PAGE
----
1. Median Palatal Suture. The median suture of the palate (see figure 3-23) may appear as a radiolucent line extending posteriorly from the alveolar border in the sagittal plane of the maxilla, on an anterior periapical film, or occlusal film.
  1. Nasal Fossae. In a radiograph of the maxillary central incisors, the images of the paired fossae appear as somewhat elliptical radiolucent areas of various sizes separated by a radiopaque band representing the nasal septum (see figure 3-24).

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Figure 3-23. Median palatal suture.

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Figure 3-24. Nasal fossae.


  1. Maxillary Tuberosity. The maxillary tuberosity (see figure 3-25) is the convex distal inferior border of the maxilla, curving upward from the alveolar process and distal of the third molar. An extension of the maxillary sinus is occasionally seen within the maxillary tuberosity.
  1. Coronoid Process of the Mandible. The coronoid process of the mandible (see figure 3-26) sometimes appears on maxillary molar films as a triangular opaque area located in the region of or distal to the maxillary tuberosity.

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Figure 3-25. Maxillary tuberosity.

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Figure 3-26. Coronoid process of the mandible.
  1. Zygomatic Process (Malar Bone). The zygomatic arch (see figure 3-27) commonly appears as a well-defined radiopaque area that may be superimposed over the molar roots. Additional radiographs are sometimes made at adjusted angulation to provide a better view of the molar root area.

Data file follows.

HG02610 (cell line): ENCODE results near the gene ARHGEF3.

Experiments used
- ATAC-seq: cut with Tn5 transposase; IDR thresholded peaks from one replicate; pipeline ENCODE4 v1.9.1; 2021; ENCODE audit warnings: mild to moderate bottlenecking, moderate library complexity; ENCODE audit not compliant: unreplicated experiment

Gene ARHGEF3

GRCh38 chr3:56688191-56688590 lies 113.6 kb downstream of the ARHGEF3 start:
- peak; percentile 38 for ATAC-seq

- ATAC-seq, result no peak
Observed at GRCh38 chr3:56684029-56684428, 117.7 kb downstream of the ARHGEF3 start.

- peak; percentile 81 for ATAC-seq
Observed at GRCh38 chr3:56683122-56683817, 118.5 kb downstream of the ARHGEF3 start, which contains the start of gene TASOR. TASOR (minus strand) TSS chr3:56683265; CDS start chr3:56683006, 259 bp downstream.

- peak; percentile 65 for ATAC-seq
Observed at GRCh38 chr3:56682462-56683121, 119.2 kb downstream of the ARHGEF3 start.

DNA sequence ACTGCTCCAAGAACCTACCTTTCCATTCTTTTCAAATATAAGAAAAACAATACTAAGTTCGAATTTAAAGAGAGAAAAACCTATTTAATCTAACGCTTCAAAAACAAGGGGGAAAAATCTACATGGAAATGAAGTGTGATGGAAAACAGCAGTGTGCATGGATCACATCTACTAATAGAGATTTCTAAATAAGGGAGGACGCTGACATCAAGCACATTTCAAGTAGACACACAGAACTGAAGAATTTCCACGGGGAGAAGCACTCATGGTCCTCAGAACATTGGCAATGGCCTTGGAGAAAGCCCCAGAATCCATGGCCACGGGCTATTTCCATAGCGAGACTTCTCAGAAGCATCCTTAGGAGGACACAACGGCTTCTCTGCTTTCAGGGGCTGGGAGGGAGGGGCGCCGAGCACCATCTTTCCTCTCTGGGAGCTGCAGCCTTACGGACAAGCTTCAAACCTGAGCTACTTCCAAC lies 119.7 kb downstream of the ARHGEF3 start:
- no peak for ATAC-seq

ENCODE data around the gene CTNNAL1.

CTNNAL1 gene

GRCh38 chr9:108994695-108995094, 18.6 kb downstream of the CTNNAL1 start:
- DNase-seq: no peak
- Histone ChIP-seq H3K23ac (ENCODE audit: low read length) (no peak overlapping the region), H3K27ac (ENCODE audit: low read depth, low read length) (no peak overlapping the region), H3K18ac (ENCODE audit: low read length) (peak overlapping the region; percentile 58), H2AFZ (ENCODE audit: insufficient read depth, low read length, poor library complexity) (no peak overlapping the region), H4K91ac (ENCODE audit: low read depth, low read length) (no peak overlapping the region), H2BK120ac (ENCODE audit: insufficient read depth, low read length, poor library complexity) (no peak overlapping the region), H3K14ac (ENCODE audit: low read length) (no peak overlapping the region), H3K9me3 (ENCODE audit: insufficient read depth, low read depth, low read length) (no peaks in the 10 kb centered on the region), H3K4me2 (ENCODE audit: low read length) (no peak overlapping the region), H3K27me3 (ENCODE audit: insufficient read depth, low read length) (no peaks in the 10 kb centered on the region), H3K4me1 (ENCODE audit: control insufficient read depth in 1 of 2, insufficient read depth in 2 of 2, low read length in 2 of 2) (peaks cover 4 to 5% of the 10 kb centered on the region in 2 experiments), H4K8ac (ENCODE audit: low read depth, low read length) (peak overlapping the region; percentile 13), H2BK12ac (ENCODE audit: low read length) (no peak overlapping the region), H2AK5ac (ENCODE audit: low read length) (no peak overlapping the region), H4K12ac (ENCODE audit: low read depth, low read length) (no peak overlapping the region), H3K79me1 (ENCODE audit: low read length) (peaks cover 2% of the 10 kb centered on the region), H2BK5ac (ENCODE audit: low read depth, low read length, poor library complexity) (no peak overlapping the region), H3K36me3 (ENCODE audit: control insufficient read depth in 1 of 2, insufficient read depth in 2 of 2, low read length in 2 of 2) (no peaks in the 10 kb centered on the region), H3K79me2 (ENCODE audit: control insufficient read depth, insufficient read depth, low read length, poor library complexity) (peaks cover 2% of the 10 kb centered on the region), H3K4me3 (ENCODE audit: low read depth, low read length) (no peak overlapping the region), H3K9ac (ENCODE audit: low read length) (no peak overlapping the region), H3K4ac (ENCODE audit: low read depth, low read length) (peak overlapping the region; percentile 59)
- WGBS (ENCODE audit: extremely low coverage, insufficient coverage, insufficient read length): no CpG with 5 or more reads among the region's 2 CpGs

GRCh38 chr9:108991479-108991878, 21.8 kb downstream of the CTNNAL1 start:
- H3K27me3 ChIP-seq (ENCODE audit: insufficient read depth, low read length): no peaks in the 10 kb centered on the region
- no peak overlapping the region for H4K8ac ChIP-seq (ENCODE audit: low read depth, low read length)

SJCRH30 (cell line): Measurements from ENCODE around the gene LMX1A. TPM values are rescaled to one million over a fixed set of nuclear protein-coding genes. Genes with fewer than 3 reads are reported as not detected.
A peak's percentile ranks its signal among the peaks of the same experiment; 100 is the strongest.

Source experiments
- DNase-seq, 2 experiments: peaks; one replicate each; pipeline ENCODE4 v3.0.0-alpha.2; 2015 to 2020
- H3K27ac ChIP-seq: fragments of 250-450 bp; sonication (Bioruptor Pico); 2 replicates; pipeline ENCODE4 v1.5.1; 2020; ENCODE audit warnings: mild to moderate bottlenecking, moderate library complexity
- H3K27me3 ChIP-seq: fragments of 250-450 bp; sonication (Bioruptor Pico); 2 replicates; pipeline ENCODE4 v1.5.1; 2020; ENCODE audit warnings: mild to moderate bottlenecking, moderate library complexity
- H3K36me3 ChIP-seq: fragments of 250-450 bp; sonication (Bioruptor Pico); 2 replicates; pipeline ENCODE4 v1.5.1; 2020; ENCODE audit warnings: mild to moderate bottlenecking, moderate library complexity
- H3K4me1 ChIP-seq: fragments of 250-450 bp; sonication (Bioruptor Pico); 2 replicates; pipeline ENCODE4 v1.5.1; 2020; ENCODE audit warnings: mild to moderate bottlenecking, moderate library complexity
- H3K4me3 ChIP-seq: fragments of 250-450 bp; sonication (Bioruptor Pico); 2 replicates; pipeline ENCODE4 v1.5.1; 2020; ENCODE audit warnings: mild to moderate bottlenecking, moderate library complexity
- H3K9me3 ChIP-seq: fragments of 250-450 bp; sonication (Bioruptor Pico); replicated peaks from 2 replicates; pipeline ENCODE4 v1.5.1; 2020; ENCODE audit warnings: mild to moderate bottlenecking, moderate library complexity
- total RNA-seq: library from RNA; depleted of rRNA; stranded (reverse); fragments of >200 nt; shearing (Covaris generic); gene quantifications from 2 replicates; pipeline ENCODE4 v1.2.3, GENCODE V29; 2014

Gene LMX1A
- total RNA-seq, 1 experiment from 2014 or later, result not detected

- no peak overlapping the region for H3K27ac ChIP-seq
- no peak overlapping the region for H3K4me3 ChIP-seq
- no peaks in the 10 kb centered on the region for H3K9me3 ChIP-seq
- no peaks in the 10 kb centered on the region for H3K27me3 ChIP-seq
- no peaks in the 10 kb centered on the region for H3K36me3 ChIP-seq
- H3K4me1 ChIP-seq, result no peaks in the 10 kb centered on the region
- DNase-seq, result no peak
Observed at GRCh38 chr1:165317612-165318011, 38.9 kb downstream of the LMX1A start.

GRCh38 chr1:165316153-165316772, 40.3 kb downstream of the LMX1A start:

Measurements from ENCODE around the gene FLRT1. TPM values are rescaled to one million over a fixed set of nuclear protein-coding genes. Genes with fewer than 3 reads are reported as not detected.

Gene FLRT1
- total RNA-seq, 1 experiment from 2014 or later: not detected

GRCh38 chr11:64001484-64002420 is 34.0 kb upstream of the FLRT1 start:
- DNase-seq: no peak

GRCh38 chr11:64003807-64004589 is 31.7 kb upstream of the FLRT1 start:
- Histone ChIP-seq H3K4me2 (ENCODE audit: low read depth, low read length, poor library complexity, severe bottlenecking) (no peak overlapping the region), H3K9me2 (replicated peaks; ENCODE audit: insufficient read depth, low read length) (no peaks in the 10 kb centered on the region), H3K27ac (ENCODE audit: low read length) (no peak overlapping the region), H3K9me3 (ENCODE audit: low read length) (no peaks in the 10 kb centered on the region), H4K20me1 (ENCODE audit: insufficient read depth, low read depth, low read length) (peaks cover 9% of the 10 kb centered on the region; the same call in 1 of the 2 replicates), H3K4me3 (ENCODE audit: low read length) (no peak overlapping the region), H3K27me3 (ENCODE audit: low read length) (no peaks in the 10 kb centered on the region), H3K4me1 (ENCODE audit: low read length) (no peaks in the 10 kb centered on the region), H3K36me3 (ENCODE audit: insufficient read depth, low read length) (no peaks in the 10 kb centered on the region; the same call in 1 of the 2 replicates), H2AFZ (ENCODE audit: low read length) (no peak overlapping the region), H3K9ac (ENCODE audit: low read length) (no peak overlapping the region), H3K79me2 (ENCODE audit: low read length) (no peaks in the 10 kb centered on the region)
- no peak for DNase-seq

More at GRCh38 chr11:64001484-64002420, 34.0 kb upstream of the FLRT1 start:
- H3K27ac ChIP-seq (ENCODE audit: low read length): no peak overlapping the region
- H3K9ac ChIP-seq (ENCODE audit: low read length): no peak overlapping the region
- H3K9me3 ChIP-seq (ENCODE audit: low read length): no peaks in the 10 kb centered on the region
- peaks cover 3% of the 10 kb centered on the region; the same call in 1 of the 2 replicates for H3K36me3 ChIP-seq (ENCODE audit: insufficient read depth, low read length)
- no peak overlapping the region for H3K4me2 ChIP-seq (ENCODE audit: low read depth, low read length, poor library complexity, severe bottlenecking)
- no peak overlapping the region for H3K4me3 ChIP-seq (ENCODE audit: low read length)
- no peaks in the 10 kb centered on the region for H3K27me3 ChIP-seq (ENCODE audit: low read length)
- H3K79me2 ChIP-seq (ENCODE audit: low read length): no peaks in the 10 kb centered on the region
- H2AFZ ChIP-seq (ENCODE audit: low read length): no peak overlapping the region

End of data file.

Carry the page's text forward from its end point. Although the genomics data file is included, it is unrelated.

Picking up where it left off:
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Figure 3-27. Zygomatic process (malar bone).

  1. Nasal Septum. The nasal septum is usually seen as a white ridge extending above and between the central incisors.


  1. Mandibular Foramen. The mandibular foramen is seen on extraoral mandibular films as a dark area near the middle of the mandibular ramus.
  2. Mandibular Canal. The mandibular canal (see figure 3-28) appears as a dark band with radiopaque borders running downward and forward from the mandibular foramen in the ramus to the region of the bicuspid teeth in the body of the mandible. It may be seen below the roots of the posterior teeth.

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Figure 3-28. Mandibular canal.

  1. Mental Foramen. The mental foramen (see figure 3-29) is seen as a dark area below and between the bicuspids. Since it is not contiguous with either bicuspid, its relationship to these teeth appears different on radiographs made at different angulations.


  1. Border of the Mandible. The border of the mandible is seen as a heavy white line (see figure 3-30). A similar line does not appear on maxillary radiographs.



  1. External Oblique Ridge. The external oblique ridge is a white line of variable density extending into the molar region as a continuation of the anterior border of the ramus of the mandible (see figure 3-31).

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Figure 3-30. Border of the mandible.

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Figure 3-31. External oblique ridge.

  1. Genial Tubercles. Genial tubercles are seen as round white areas, having dark centers, located below and between the central incisors (see figure 3-32).

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Figure 3-32. Genial tubercles.

  1. Mental Process (Mental VRidge). The mental ridge may appear as a dense white ridge of varying density extending from the anterior midline to the bicuspid region, usually located below the anterior teeth, but occasionally superimposed over the apices.
  2. Mylohyoid Ridge (Internal Oblique Ridge). The mylohyoid ridge appears as a white line of varying width and indensity, extending from close to the lower border of the symphysis of the mandible, upward and distally, to end beyond the third molar. It reaches its greatest prominence in the molar region. It is generally not a prominent feature.

David L. Heiserman, Editor

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Revised: June 06, 2015